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007 - So, Who’s Right?

Jack:                “Manny, how much is a billion?”

Manny:             “Why do you ask, Jack?”


Jack:                “Well, I have a foreign friend who told me that what we call a billion in the U.S. is really one thousand millions or milliard. He also told me that in the rest of the world, a billion is one million millions. Do you know anything about this?”

Manny:             “Yes, for some reason in the U.S., and now the U.K. and Australia, we do not follow the traditional method of numbering, which goes something like this: units (1), tens (10), hundreds (100), then these units ‘sort of repeat themselves,’ like this: thousands (1,000), tens of thousands (10,000), hundreds of thousands (100,000); then this continues with millions (1,000,000), tens of millions (10,000,000), hundreds of millions (100,000,000), and later, thousands of millions (1,000,000,000), tens of thousands of millions (10,000,000,000), hundreds of thousands of millions (100,000,000,000) and, further on with what you asked, billions (1,000,000,000,000) which have double the amount of zeros when compared to a million, in other words, it is a million millions.”

Jack:                “So, how come we use a One followed by Nine zeros to mean a billion?”

Manny:             “That’s part of the mystery, Jack.”

Jack:                “Mystery? Are there more parts to this mystery, Manny?”

Manny:             “Oh, yes, there are several, for example: We refer to the Philosopher’s Stone as the Sorcerer’s Stone, but nobody else does. In Spanish, they call it piedra filosofal. In German, they refer to it as Stein der Weisen; in Frenh as, la pierre philosophale; in Italian as, la pietra filosofale; in Dutch as, de Steen der Wijzen; in Portuguese, pedra filosofal, in Tagalog, bato ng pilosopo. Nobody else uses ‘sorcerer’ to refer to that stone; well, as far as I know.”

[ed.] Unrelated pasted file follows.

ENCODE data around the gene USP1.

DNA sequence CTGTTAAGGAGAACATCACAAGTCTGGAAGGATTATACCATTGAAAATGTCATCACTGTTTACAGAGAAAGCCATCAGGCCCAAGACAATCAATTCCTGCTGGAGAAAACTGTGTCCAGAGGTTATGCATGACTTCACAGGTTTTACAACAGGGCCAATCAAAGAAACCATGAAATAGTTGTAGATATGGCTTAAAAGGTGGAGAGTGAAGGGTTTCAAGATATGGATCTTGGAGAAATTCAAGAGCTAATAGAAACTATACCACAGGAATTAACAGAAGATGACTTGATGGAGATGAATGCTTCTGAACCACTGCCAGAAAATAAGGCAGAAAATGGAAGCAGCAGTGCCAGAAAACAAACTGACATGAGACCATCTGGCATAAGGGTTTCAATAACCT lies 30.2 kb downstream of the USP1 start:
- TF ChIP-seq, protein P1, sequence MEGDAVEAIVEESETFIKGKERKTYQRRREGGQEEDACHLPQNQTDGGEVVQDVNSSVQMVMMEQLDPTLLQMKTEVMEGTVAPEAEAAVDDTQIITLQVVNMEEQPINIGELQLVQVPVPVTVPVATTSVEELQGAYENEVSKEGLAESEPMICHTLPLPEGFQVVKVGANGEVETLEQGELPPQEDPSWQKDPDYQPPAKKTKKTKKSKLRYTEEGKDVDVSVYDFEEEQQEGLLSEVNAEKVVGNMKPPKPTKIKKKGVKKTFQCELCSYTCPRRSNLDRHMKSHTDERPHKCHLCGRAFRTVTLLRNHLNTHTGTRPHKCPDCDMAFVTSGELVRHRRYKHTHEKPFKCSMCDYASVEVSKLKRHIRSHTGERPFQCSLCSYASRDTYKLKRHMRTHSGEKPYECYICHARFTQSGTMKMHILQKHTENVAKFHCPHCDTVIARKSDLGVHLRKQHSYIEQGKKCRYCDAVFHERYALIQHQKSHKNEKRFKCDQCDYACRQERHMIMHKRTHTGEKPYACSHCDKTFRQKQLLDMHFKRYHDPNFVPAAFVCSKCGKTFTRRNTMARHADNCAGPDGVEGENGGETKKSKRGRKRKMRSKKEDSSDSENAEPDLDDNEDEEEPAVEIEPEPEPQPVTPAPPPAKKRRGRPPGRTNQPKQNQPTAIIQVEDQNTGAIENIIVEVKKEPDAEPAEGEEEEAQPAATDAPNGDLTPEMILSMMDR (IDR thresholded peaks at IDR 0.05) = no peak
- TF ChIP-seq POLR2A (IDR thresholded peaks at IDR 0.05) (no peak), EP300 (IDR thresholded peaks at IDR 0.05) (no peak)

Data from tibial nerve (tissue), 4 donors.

Jack:                “What’s Tagalog?”

Manny:             “That’s a language spoken in the Philippines.”

Jack:                “Oh, it sounded like a game of tag, you know, tag along. Are there other parts?”

Manny:             “Of course, one is the sport of soccer. We are the only ones that call it that, the rest of the world, calls it football and, you know why?”

Jack:                “No, why?”

Manny:             “Because, since it is played with our feet hitting a ball, it should be called football. Just like the game of ‘handball’ that we play by hitting a ball with our hands; or racquetball because we hit the ball with a racquet.”

Jack:                “So, why do we call it soccer?”

Manny:             “Because nobody told us that foot is the singular of feet. We have irregular plurals that are at the very root of our beautiful language, as old as Anglo-Saxon itself. For example, the word ‘children’ is the plural of child; ‘oxen’ is the plural of ox; teeth is the plural of tooth.”

Jack:                “How come nobody told us that?”

Manny:             “Because many of ‘us’ were Dutch, French, Spanish, Portuguese, Germans, Norwegians, and Cherokees, and we forgot to ask the English who, by the way, invented the game.

Jack:                “So, do you think we made up that name?”

Manny:             “Apparently, because the British were no longer talking to us on account of our independence from them. You know, they didn’t like the idea of us separating from England and they refused to trade with us for several years. They didn’t even want to sell us books. If fact, that’s when Mr. Noah Webster decided to create his own dictionary and also to change the spelling of certain words, like color instead of colour, favor instead of favour, theater instead of theatre, etc., etc.”

Jack:                “But, we still use ‘glamour,’ and we spell it with a ‘u.’”

Manny:             “That’s because, the pioneers were anything but glamorous and probably didn’t even know the word existed. Or maybe they thought it was a sin. Who knows?”

Jack:                “Well, the question is: Who’s right, them or us?”

Manny:             “We are both right, Jack.”

Jack:                “How so?”

Manny:             “If you are in the United States, you use billion to mean a one followed by nine zeros. If you are in Europe (other than the U.K:), Canada, Latin America, Africa or Asia, you either use one thousand millions or a milliard. If you are in the U.S., you use football. If you are anywhere else, you use ‘American Rugby’ or ‘American Football.’ If you are in the U.S., you use ‘The Sorcerer’s Stone;’ any other country, you use ‘The Philosopher’s Stone.’

Jack:                “Well, someone has to be wrong, Manny.”

Manny:             “No, Jack, there are in fact situations when both parties are right and, of course, there are situations when both parties are wrong. But, we don’t like to talk about them.


Text and illustrations © Jacob A. J. Taylor 2013

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